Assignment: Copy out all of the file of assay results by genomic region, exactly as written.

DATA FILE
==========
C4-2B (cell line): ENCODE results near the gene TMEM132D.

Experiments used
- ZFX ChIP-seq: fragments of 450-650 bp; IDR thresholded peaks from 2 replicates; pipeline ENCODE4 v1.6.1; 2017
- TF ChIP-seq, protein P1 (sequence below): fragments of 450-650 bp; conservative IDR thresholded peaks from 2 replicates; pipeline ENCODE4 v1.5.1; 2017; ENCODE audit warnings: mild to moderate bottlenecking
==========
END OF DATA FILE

C4-2B (cell line): ENCODE results near the gene TMEM132D.

Experiments used
- ZFX ChIP-seq: fragments of 450-650 bp; IDR thresholded peaks from 2 replicates; pipeline ENCODE4 v1.6.1; 2017
- TF ChIP-seq, protein P1 (sequence below): fragments of 450-650 bp; conservative IDR thresholded peaks from 2 replicates; pipeline ENCODE4 v1.5.1; 2017; ENCODE audit warnings: mild to moderate bottlenecking